On Thursday, the U.S. Supreme Court ruled on the constitutionality of the Patient Protection and Affordable Care Act, upholding the law's individual mandate as a valid exercise of Congress's taxing power but striking down, as unconstitutional, that part of the Medicaid expansion provision, which withdraws existing Medicaid funding to states that choose not to participate in the new program expanding health care to citizens whose incomes fall below certain threshholds.
Chief Justice Roberts' opinion states that the Court limits the financial pressure that may be applied to induce States to accept the terms of the Medicaid expansion. Congress may not penalize states that choose not to participate in the new program by taking away their existing Medicaid funding.
What impact this will have on the states and state taxes is unclear.
As a practical matter, however, the Chief Justice noted that states may now choose to reject the expansion. "Some may indeed decline to participate, either because they are unsure they will be able to afford their share of the new funding obligations, or because they are unwilling to commit the administrative resources necessary to support the expansion. Other States . . . may voluntarily sign up, finding the idea of expanding Medicaid coverage attractive, particularly given the level of federal funding the Act offers at the outset."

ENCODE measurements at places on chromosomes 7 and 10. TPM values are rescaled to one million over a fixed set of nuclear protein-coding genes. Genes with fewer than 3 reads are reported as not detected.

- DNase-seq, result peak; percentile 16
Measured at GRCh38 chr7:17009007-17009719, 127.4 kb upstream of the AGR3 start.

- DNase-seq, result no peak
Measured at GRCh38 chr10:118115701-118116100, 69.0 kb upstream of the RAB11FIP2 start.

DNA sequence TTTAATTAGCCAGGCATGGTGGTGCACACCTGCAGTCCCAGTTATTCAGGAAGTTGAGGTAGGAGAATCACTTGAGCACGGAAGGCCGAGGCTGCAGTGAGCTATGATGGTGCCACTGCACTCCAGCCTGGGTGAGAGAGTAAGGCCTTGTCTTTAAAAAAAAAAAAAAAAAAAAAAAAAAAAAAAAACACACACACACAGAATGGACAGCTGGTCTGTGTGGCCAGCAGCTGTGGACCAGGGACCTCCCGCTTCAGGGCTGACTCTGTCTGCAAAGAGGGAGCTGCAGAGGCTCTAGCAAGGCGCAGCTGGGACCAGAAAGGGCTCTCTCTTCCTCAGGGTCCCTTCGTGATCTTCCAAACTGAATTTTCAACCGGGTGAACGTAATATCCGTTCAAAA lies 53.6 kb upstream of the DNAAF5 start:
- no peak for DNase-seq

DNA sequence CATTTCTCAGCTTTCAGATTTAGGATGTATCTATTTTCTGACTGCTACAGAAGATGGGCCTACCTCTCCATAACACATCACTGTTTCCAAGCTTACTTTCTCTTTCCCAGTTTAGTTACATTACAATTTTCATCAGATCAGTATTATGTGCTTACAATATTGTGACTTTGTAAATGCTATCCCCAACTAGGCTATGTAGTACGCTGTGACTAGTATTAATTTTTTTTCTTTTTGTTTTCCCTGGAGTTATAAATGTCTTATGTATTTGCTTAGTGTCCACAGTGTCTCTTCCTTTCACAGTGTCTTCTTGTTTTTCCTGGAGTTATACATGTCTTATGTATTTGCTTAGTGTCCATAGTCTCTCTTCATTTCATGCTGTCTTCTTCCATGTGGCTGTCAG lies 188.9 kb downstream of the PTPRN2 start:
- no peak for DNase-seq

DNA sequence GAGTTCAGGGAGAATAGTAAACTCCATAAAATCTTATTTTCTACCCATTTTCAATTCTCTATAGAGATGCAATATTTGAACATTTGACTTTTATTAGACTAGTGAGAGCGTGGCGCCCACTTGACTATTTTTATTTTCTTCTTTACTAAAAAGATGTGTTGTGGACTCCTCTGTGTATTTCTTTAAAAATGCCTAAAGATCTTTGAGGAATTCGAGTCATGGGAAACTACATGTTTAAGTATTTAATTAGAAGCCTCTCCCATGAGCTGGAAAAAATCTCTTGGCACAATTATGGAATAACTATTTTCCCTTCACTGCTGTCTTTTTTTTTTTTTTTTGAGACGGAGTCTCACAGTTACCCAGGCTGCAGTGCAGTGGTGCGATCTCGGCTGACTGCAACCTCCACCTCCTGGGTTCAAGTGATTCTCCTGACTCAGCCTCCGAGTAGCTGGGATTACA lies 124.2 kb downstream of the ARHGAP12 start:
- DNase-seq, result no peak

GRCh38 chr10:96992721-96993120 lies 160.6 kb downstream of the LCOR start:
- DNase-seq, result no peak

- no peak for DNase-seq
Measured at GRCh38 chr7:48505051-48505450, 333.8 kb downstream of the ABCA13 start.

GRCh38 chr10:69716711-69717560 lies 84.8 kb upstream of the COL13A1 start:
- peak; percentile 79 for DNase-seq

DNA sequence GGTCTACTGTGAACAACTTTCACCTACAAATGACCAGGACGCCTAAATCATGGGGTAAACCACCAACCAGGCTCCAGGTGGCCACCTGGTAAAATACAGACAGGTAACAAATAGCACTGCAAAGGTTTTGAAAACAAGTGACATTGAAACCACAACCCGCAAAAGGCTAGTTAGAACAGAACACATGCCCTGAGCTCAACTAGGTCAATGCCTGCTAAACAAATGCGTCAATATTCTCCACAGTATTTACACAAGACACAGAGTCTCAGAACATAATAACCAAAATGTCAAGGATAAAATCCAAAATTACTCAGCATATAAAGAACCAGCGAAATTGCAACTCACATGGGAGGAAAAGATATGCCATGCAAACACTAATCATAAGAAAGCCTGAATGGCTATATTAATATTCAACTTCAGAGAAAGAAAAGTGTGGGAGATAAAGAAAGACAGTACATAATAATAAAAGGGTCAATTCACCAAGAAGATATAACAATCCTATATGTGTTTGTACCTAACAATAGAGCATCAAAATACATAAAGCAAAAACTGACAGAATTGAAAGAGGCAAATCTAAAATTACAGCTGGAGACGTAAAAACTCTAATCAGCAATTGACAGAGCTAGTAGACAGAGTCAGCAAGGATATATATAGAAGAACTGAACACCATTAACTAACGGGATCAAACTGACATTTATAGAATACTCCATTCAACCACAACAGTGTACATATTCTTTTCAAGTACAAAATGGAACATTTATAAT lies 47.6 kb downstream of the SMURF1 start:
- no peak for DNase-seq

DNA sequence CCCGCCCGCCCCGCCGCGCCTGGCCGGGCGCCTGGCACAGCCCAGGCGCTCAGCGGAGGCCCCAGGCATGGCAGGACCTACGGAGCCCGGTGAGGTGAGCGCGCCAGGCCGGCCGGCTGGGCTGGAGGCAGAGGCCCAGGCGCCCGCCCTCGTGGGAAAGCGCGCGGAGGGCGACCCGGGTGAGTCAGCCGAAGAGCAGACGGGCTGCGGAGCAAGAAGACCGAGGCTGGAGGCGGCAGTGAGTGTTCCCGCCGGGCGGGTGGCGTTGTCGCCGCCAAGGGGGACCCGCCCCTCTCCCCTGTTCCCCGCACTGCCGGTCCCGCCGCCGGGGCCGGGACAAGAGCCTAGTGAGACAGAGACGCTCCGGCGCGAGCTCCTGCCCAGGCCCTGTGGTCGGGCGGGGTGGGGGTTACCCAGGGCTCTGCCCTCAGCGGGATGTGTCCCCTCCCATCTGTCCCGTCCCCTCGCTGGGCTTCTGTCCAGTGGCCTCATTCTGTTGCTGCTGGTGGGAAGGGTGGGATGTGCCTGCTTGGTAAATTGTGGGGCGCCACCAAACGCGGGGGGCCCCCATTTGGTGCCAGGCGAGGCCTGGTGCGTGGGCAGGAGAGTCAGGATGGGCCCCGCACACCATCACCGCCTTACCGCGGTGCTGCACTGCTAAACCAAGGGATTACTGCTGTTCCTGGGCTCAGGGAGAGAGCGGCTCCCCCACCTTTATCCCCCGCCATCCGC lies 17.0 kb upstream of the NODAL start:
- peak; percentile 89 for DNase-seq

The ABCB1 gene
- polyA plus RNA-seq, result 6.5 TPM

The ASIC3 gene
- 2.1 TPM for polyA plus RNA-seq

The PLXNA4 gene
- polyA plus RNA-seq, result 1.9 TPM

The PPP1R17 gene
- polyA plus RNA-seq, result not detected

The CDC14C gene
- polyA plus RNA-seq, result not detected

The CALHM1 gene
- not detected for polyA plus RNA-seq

Under the Act, the federal government will help states pay for Medicaid expansion. Between 2014 and 2016, the federal government will pay 100 percent of the Medicaid expansion; in 2017 the federal government will pay 95 percent, which will decline to 90 percent by 2020.
Estimates from a September 2009 report by the Council of Economic Advisers state that California would pay approximately $195 million when the federal government paid 90 percent of the Medicaid expansion in 2020. But the state would save more than $210 million in reduced state employee premiums and $2 billion in uncompensated care, resulting in a net savings of more than $2 billion. Similarly, Wyoming would save about $1 million, and Montana would save about $9 million. See NY Times, Opinion Page, Questions on Health Care.
What is clear is that Congress may not penalize states that choose not to participate in the new program by taking away their existing Medicaid funding.
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